Overview

Distribution

National Distribution

United States

Origin: Native

Regularity: Regularly occurring

Currently: Present

Confidence: Confident

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Global Range: The entire range of this species is along a 0.5 mile stretch along an intermittent stream that is 3 to 6 meters wide (USFWS 1998)

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Calif.
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Historic Range:
U.S.A. (CA)

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Physical Description

Morphology

Description

Scape 10–20 cm, slender. Flowers 14–24 mm; perianth pale purple or lilac, rotate, tube urceolate, slightly contricted above ovary, 9–11 mm, thin, opaque, not splitting in fruit, lobes ascending to strongly recurved, 9–11 mm; filaments 4–5 mm, base not triangular, with narrow abaxial wings, appendages absent; anthers ± obcordate, 2–3 mm, apex notched into wide V; staminodia erect, held close to stamens, white, broad, 8–11 mm, margins 1/2 involute at mid length, apex deeply notched; ovary 4–5 mm; style 8–11 mm; pedicel 5–30 cm. 2n = 12.
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Type Information

Isotype for Brodiaea pallida Hoover
Catalog Number: US 2001308
Collection: Smithsonian Institution, National Museum of Natural History, Department of Botany
Verification Degree: Original publication and alleged type specimen examined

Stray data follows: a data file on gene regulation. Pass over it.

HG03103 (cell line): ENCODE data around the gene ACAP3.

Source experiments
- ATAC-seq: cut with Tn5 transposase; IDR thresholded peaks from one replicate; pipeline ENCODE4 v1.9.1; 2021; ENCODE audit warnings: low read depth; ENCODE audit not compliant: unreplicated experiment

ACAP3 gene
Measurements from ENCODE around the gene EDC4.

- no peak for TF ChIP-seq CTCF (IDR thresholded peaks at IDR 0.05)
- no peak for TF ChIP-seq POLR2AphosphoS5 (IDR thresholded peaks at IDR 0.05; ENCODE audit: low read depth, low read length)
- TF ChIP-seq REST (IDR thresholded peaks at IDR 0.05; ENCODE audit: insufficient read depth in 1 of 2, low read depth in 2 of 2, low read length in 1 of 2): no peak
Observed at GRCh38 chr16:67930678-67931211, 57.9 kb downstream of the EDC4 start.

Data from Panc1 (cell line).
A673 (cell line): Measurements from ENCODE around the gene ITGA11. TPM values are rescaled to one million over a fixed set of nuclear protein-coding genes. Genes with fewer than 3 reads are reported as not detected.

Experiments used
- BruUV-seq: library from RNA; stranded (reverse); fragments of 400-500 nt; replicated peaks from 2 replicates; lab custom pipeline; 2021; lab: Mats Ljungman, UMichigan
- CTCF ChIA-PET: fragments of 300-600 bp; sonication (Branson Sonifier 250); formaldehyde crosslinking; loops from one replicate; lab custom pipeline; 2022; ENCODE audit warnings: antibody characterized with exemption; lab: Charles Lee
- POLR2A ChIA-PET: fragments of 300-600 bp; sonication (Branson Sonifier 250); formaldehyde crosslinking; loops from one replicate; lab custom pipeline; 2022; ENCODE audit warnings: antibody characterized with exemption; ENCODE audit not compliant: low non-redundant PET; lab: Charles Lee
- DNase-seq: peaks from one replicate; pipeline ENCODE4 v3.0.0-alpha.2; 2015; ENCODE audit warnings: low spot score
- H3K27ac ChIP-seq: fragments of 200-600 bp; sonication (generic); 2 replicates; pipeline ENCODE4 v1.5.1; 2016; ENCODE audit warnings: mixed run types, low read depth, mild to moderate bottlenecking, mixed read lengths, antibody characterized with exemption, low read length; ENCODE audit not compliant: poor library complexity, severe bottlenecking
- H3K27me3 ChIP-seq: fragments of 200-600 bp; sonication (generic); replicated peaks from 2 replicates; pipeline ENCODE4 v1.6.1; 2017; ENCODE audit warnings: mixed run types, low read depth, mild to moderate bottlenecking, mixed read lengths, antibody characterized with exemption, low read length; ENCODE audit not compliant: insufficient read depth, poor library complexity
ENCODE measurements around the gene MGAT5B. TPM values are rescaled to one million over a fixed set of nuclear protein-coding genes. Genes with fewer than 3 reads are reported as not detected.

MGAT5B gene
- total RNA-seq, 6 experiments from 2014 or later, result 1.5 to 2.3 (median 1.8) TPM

Preparation: Pressed specimen
Collector(s): R. F. Hoover
Year Collected: 1937
Locality: Chinese Camp., Tuolumne, California, United States, North America
  • Isotype: Hoover, R. F. 1938. Leafl. W. Bot. 2: 129.
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Ecology

Habitat

Comments: In an old, intermittent (vernal) stream channel with a serpentine substrate. About 380 m elevation.
Valley and foothill grassland (vernal streambeds, serpentinite); elevation 385m (California Native Plant Society 2001)

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Foothill woodlands in open areas along intermittent streambeds, serpentine soils; of conservation concern; 300--400m.
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Life History and Behavior

Cyclicity

Flowering/Fruiting

Flowering spring (late May--early Jun).
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Conservation

Conservation Status

National NatureServe Conservation Status

United States

Rounded National Status Rank: N1 - Critically Imperiled

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NatureServe Conservation Status

Rounded Global Status Rank: G1 - Critically Imperiled

Reasons: Known from a single streambed - an area less than 1 km long and only 3-6 m wide. There are about 1,600 individuals. Searches of potential habitat in other areas have failed to locate any additional plants. The single known population is threatened by impacts (hydrological and recreational) from nearby housing development, lack of regulatory mechanisms and by random events.

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Current Listing Status Summary

Status: Threatened
Date Listed: 09/14/1998
Lead Region:   California/Nevada Region (Region 8) 
Where Listed:


Population detail:

Listing status: T

For most current information and documents related to the conservation status and management of Brodiaea pallida, see its USFWS Species Profile

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Threats

Degree of Threat: Very high - medium